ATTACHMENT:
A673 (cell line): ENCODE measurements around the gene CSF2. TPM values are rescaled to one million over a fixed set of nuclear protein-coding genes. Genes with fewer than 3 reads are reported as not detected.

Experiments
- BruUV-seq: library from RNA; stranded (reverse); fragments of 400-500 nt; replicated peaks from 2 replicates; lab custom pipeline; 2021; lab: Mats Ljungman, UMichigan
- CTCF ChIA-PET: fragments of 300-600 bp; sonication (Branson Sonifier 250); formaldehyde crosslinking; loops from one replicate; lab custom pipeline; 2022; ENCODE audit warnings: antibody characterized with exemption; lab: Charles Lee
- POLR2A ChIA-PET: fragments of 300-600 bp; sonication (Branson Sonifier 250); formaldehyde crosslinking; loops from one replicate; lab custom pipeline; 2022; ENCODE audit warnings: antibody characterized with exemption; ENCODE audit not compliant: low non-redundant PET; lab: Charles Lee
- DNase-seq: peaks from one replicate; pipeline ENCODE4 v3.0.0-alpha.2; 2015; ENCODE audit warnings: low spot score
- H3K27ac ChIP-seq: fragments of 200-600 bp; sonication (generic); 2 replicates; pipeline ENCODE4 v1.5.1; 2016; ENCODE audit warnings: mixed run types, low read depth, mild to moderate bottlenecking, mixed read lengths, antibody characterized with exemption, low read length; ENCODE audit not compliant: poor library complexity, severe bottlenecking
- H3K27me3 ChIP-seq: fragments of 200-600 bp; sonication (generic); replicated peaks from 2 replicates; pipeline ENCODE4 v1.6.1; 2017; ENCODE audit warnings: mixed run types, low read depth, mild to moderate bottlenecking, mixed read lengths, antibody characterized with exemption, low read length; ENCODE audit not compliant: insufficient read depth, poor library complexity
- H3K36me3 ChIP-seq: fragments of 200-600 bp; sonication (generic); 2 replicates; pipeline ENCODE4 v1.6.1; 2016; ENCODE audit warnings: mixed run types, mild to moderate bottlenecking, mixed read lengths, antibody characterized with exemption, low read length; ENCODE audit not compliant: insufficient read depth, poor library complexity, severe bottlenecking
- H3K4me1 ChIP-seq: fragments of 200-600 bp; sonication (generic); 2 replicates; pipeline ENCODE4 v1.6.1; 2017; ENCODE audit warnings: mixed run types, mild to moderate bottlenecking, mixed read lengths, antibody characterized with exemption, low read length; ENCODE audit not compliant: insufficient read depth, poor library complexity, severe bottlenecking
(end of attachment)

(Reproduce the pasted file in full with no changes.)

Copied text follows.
A673 (cell line): ENCODE measurements around the gene CSF2. TPM values are rescaled to one million over a fixed set of nuclear protein-coding genes. Genes with fewer than 3 reads are reported as not detected.

Experiments
- BruUV-seq: library from RNA; stranded (reverse); fragments of 400-500 nt; replicated peaks from 2 replicates; lab custom pipeline; 2021; lab: Mats Ljungman, UMichigan
- CTCF ChIA-PET: fragments of 300-600 bp; sonication (Branson Sonifier 250); formaldehyde crosslinking; loops from one replicate; lab custom pipeline; 2022; ENCODE audit warnings: antibody characterized with exemption; lab: Charles Lee
- POLR2A ChIA-PET: fragments of 300-600 bp; sonication (Branson Sonifier 250); formaldehyde crosslinking; loops from one replicate; lab custom pipeline; 2022; ENCODE audit warnings: antibody characterized with exemption; ENCODE audit not compliant: low non-redundant PET; lab: Charles Lee
- DNase-seq: peaks from one replicate; pipeline ENCODE4 v3.0.0-alpha.2; 2015; ENCODE audit warnings: low spot score
- H3K27ac ChIP-seq: fragments of 200-600 bp; sonication (generic); 2 replicates; pipeline ENCODE4 v1.5.1; 2016; ENCODE audit warnings: mixed run types, low read depth, mild to moderate bottlenecking, mixed read lengths, antibody characterized with exemption, low read length; ENCODE audit not compliant: poor library complexity, severe bottlenecking
- H3K27me3 ChIP-seq: fragments of 200-600 bp; sonication (generic); replicated peaks from 2 replicates; pipeline ENCODE4 v1.6.1; 2017; ENCODE audit warnings: mixed run types, low read depth, mild to moderate bottlenecking, mixed read lengths, antibody characterized with exemption, low read length; ENCODE audit not compliant: insufficient read depth, poor library complexity
- H3K36me3 ChIP-seq: fragments of 200-600 bp; sonication (generic); 2 replicates; pipeline ENCODE4 v1.6.1; 2016; ENCODE audit warnings: mixed run types, mild to moderate bottlenecking, mixed read lengths, antibody characterized with exemption, low read length; ENCODE audit not compliant: insufficient read depth, poor library complexity, severe bottlenecking
- H3K4me1 ChIP-seq: fragments of 200-600 bp; sonication (generic); 2 replicates; pipeline ENCODE4 v1.6.1; 2017; ENCODE audit warnings: mixed run types, mild to moderate bottlenecking, mixed read lengths, antibody characterized with exemption, low read length; ENCODE audit not compliant: insufficient read depth, poor library complexity, severe bottlenecking